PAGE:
published June 24th, 2019
This week’s essay is on how to prepare for a board meeting, though many of the lessons apply to internal reviews as well.
Over the past two years, I’ve attended 100+ board meetings that range from companies that are just a handful of people to companies with over one thousand employees that are preparing to go public. These board meetings vary significantly in quality of discussion and participants, but there is a clear and strong correlation between the companies that have positive long term outcomes and those that properly prepare for and structure their board meetings. With proper preparation you can extract much more value from your board which can have an outsized impact on your company.
I noticed that the best board meetings and board decks follow the same formula, which I’ll discuss here. I’ve also created a theoretical board deck based on my own startup from 2014 as an example that I linked to at the bottom of the essay.
High quality board members can have a massive impact on your trajectory, and you can recruit independent ones if you don’t love the ones you got from your financing
Get feedback on what topics to cover at least two weeks before the board meeting from your directors
Spend a week preparing the board deck, covering your mission, overall thoughts, KPIs, topics you agreed on with your board, and housekeeping
Pay attention to all of the little details when you run the meeting, make printouts of the deck, make sure the room is well-lit etc.
Bring your team into the meeting to present their initiatives so they get exposure to the board and vice versa
Step out of the room so your board members can agree on overall feedback to give you
Present the board deck and the feedback you received to your whole team
Step 1: Spend time building an effective board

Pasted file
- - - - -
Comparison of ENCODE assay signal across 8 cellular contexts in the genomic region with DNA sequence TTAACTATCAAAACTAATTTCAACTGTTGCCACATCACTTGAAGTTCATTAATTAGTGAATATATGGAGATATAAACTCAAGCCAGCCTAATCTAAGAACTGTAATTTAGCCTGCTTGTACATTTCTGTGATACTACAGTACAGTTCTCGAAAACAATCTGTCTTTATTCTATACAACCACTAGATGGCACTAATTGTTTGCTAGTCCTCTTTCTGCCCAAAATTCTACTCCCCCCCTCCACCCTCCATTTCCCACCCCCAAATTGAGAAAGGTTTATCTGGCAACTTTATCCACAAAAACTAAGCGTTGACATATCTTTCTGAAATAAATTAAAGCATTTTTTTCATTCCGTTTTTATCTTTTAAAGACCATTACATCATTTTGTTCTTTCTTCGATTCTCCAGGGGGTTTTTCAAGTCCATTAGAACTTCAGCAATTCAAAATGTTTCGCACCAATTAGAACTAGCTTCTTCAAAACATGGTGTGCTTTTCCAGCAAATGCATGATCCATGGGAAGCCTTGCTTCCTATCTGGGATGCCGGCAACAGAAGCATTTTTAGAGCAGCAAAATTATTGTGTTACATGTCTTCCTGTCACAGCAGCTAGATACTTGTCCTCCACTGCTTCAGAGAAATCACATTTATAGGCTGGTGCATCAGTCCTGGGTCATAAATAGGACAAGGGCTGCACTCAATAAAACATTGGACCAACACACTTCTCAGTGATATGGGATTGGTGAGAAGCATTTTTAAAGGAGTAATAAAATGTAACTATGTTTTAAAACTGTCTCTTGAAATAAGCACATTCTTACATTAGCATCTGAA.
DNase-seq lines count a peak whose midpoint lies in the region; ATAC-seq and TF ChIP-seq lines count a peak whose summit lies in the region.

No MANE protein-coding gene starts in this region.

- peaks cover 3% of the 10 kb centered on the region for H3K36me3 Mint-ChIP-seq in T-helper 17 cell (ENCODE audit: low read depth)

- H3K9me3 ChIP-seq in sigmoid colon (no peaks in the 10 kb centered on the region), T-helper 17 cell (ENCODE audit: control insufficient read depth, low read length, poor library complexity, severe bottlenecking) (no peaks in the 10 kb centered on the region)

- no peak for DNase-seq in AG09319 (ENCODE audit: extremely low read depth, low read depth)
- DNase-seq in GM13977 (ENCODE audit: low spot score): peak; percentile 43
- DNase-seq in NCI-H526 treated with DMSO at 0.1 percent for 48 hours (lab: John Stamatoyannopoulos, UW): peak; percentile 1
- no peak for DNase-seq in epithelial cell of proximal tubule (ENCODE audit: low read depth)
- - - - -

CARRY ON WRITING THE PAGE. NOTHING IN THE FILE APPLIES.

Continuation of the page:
Startup boards typically include one or more founders representing the common shareholders of the company, a seat for each major investor (usually the lead of each financing round), and one or more independent board directors. Importantly, these independent directors are not the "advisory board" members some startups put at the end of their pitch decks. Board directors have more reputational skin in the game, actual legal liability, commit to regular board meetings, and are on the hook for giving proactive critical feedback to the CEO.
Most founders I’ve met don’t appreciate the significant impact that high quality board members can have on their company. Ideally the investors you add to your board are high quality, however that’s not always entirely in your control, since it’s dependent on how hot your financing is and how much you’re able to pick your investor versus them picking you. The quality of your independent board members is far more in your control. It can take 6-9 months of recruiting and coffee chats to find a high quality independent board member but the effort is absolutely worth it.
When you start recruiting independent board members can vary from startup to startup, I typically advise companies to start even directly after their Series A, however you can delay it if your current board is decent enough and covers the areas of knowledge critical to your startup’s success.
A while back, one of the startups we’d invested in had seen some early success with large enterprise customers. However, as they started to scale their sales team they encountered some really tough challenges. Mostly because the DNA of the founders was primarily around consumer and product, less so on sales. After about 6 months of spinning their wheels and rotating through heads of sales, the founders decided to try and accelerate their learning by recruiting an external board member who was a world expert in enterprise sales. The effects were immediate. Within weeks they were making headway on specific customers and within months they had a very effective sales lead and team delivering results. Over the following few years, this independent board member was critical to helping this company transform into a world-class sales organization.